A book exploring digital life has won the top prize at the Royal Society of Literature Jerwood Awards for Non-Fiction.
Laurence Scott was awarded with the £10,000 prize for his book The Four Dimensional Human, to be published by William Heinemann in summer 2015, at John Murray's house in Albemarle Street last night (27th November).
The Four Dimensional Human is described by Scott, who has a part-time lectureship at the Arcadia University in London, as a "poetics of cyberspace" from "a phenomenological and aesthetic perspective".
The judges said of it: "Laurence Scott's meditation on the way digital media have changed not only our lives but our consciousness is full of fresh ideas and written with great panache. Drawing on a wide range of reference - from Henry James to Eminem, from 19th-century futurist fiction to the fable of Beauty and the Beast - Scott illuminates our bewildering new world."
Minocher Dinshaw and Aida Edemariam both won £5,000 prizes at the awards.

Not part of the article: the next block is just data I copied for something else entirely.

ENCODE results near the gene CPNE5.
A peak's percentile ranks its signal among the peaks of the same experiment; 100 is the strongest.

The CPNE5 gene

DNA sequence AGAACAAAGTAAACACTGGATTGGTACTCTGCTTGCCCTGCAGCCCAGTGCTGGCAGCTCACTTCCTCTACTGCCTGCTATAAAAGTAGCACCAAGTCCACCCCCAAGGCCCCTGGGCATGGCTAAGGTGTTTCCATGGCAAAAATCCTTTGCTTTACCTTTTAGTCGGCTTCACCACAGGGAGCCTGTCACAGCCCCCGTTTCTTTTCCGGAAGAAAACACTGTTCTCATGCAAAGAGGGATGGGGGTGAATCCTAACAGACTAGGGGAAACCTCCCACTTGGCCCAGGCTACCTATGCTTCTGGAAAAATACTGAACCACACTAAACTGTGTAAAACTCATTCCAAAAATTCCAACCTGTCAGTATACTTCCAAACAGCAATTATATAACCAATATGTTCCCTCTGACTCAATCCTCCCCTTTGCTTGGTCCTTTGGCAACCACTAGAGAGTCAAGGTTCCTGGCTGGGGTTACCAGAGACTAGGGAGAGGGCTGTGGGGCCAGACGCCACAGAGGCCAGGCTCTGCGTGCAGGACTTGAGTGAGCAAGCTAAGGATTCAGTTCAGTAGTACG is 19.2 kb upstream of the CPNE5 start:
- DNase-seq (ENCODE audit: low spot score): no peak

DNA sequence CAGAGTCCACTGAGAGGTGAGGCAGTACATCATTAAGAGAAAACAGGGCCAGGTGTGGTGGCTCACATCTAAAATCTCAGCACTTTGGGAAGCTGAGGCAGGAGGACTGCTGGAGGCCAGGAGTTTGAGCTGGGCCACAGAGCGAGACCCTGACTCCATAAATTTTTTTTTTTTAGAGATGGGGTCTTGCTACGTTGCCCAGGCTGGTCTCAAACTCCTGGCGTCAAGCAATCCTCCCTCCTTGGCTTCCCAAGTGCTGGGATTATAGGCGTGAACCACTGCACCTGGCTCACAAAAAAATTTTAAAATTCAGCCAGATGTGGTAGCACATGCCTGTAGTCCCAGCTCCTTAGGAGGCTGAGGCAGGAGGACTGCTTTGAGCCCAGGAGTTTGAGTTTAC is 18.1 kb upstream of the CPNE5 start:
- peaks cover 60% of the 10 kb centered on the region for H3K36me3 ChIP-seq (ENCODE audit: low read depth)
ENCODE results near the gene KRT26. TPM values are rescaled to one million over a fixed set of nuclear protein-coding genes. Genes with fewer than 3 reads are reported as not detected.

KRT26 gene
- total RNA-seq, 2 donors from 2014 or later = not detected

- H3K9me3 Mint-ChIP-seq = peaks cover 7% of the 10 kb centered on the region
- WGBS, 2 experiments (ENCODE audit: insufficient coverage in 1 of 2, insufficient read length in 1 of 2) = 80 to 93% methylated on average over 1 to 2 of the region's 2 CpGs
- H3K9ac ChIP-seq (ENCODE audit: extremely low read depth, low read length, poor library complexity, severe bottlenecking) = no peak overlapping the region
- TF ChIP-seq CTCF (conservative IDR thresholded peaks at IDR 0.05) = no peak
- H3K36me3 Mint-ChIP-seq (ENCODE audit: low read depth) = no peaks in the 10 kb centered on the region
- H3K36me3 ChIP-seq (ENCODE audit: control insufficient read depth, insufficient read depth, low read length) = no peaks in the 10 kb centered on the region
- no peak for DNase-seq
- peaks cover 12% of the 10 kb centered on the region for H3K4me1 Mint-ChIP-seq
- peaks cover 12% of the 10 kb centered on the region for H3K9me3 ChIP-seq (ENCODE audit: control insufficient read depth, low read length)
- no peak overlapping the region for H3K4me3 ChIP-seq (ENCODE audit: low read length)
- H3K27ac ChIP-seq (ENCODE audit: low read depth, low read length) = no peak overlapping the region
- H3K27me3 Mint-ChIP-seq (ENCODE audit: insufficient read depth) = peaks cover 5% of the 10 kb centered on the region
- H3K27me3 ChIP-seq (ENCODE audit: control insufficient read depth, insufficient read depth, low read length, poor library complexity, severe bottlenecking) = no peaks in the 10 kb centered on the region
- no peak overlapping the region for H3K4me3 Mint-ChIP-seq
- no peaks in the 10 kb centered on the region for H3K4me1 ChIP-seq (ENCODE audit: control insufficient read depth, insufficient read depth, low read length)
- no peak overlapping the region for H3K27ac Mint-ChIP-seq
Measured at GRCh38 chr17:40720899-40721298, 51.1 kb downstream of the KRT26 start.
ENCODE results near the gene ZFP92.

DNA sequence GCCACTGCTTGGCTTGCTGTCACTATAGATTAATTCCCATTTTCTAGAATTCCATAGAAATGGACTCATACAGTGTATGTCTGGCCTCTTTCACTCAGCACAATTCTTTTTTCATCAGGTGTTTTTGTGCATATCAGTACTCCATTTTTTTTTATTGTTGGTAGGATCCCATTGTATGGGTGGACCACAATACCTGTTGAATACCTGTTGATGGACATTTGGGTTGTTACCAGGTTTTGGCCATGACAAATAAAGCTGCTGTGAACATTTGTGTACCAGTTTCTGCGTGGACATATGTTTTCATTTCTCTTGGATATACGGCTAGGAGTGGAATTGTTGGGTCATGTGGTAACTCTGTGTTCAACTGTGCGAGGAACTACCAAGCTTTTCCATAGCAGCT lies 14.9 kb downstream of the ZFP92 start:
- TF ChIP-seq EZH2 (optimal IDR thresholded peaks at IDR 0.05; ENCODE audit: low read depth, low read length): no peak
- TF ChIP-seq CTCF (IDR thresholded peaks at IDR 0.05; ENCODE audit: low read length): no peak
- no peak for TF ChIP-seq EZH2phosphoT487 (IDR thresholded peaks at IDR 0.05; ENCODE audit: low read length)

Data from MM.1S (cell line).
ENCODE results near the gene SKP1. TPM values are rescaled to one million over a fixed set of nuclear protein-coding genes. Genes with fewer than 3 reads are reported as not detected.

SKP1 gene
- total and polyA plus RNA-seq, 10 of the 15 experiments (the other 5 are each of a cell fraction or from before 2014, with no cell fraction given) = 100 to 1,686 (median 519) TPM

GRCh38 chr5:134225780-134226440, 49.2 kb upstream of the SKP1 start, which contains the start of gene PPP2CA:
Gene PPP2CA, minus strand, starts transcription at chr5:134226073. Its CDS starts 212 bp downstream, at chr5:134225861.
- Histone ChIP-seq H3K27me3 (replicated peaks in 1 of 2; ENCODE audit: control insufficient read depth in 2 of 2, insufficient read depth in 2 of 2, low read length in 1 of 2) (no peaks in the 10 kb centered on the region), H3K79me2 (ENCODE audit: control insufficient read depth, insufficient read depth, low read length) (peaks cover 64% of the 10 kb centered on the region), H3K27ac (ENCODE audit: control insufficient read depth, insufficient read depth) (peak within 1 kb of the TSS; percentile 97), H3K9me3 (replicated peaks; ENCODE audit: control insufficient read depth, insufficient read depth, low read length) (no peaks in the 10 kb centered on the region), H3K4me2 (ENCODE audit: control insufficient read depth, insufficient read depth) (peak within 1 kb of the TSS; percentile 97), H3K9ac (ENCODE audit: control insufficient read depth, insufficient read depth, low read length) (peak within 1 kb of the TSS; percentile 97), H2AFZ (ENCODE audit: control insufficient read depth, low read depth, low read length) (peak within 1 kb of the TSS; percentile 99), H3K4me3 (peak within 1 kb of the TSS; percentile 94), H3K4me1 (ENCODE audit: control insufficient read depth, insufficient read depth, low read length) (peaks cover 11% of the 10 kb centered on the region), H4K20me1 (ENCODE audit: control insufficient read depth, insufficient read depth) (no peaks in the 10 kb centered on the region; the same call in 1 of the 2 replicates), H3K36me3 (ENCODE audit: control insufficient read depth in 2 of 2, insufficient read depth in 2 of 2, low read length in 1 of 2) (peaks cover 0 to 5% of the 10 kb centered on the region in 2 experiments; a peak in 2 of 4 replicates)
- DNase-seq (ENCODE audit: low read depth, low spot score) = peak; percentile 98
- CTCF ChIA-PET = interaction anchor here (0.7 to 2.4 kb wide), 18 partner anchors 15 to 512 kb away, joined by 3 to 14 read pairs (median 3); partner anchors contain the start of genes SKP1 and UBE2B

Dinshaw was awarded for A Life of Sir Steven Runciman, to be published by Penguin in spring 2016. The judges said that the biography "promises to be an elegantly written account of a remarkable life, and shedding light on the cataclysmic events through which Runciman lived." Dinshaw is a recent graduate of Balliol College, Oxford.
Edemariam was honoured for an as yet untitled biography of her grandmother, due to be published by Fourth Estate in spring 2016. Through the story of her 97-year-old Ethiopian grandmother, a child bride at eight years old, Edemariam explores Ethiopia's history over the past century. The judges praised her work as "at once a poignant, intimate memoir, a revelatory history and a formally inventive work in which the truth is made as strange as the best fiction". Edemariam is a senior feature writer and editor on the Guardian.
The awards, which are now in their 11th year, were judged by Lucy Hughes-Hallett, Andrew O'Hagan and Jane Ridley.